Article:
You have found the custom printing vendor‘s FTP site and you’re about to send your files to press. With bated breath, you hope that you caught all the errors, formatted all the files correctly, and didn’t make any mistakes that will be expensive to fix. Before you push the send button, here are some things to check.
Check the Fonts and Links
Make sure that you are using the proper fonts. Specifically, use the bold or italic font for a particular type family. Don’t use the (pseudo)-bold or (pseudo)-italic button to alter the type.
In InDesign, you can go to the “Type” menu, then go to “Find Font,” and you will see a list of all the fonts you are using, including the font family, weight, and whether the type is condensed or expanded (for example, Helvetica Light Condensed). You can also see whether the typeface is Adobe Type 1, OpenType, or TrueType. (Some commercial printers I’ve worked with have had problems with TrueType used on a Mac, so check with your custom printing provider before sending a file that uses TrueType fonts.) If you don’t like what you see in the list of fonts, you can do a “search and replace” from this menu item to change fonts, either one instance at a time or globally.
Also, check “Links” under the “Window” menu. It will show you any TIFF or EPS images you have placed in your InDesign art file. You can see the color space (RGB or CMYK, for instance), format (such as TIFF) and page number on which the image appears. If you have altered the original Photoshop image file, you can also update the links to replace the old version with the new version.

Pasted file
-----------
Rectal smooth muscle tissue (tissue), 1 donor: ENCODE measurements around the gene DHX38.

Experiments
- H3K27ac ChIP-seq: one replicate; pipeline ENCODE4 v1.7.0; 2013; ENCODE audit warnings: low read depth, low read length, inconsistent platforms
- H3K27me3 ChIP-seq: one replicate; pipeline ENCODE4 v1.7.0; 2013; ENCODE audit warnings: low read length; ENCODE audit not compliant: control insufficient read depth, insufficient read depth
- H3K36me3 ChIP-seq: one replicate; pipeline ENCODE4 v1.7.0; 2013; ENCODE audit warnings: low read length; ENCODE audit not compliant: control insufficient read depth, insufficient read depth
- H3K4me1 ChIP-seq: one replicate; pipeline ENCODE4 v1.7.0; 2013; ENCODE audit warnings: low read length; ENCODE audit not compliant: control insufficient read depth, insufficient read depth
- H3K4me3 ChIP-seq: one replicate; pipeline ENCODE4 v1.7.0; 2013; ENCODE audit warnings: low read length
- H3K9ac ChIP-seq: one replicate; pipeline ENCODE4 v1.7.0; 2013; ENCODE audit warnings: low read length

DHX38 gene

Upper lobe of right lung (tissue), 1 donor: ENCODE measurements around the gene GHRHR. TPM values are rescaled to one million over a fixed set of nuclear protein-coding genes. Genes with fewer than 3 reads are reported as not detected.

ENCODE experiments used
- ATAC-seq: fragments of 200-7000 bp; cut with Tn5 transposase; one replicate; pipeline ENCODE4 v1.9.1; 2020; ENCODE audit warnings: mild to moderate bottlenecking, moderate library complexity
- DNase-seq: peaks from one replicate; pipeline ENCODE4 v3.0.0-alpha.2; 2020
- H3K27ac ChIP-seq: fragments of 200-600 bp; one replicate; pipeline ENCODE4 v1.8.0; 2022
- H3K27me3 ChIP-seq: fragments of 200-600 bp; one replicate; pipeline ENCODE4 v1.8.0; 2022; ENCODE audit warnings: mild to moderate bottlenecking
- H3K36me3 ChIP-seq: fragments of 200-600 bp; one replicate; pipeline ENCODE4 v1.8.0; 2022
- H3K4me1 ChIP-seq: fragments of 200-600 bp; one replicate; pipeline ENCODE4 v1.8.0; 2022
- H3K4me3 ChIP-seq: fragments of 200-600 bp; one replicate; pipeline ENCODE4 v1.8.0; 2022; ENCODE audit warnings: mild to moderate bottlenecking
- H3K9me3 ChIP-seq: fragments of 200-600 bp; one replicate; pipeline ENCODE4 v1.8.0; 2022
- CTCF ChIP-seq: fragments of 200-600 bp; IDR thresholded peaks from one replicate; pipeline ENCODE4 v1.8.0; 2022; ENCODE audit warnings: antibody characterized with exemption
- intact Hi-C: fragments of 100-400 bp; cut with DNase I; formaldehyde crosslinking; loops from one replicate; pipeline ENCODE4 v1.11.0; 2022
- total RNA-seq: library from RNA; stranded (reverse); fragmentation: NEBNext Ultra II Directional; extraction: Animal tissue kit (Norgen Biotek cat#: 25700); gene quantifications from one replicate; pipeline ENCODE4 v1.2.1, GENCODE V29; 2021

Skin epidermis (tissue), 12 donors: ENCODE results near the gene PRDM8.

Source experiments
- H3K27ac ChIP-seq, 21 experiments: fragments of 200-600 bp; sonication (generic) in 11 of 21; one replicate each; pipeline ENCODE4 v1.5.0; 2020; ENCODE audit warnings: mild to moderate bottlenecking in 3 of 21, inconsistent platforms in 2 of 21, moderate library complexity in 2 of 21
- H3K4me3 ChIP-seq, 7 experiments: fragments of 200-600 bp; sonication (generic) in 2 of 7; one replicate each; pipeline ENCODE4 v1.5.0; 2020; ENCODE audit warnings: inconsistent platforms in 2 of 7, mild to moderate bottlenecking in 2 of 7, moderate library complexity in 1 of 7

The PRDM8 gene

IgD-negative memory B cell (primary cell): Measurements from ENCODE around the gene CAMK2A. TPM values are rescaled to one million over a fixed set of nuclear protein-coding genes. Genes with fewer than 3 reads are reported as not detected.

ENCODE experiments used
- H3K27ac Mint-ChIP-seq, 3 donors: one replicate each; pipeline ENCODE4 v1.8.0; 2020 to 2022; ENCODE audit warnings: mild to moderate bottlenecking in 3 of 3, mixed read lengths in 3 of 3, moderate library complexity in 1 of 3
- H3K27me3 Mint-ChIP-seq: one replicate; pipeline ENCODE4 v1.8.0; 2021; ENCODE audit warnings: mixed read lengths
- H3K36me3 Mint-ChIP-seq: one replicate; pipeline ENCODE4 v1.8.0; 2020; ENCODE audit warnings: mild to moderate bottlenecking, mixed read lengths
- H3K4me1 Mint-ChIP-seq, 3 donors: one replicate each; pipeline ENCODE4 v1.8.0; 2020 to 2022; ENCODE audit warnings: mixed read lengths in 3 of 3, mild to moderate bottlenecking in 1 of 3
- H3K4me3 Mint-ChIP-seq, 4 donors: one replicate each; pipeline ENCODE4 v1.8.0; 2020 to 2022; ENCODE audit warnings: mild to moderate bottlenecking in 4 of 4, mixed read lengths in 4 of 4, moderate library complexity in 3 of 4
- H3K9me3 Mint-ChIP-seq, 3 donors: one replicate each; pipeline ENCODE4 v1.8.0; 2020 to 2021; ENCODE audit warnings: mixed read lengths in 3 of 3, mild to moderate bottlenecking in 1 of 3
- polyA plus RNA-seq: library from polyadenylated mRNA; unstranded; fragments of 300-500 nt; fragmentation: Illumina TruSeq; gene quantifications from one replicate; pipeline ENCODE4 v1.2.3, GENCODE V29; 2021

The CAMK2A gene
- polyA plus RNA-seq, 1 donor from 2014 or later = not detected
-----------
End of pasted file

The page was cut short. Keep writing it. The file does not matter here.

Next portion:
Speaking of color space, make sure you have changed the images from the RGB color space to the CMYK color space if you will produce the custom printing job on an offset or digital press. You would only use RGB for a Web document that would appear on a computer monitor. As mentioned before, the color space is also noted in the “Links” window.
Make sure you pull the picture boxes 1/8” beyond the trim of your print job in InDesign (or any similar program). This part of the image must extend beyond the “trim” line of your document page, so your commercial printer can cut this portion away in the bindery to give the impression that the photo bleeds off the page.
InDesign calls the collection of fonts, images, and art files their “Package” function. This function can be found under the “File” menu. Quark has a similar attribute called “Collect for Output,” also under the “File” menu. Both programs allow you to collect in one folder all that you will need to send to the custom printing supplier.
Read more at https://www.printindustry.com/blog/2011/12/custom-printing-preparing-your-printing-job-for-commercial-printers/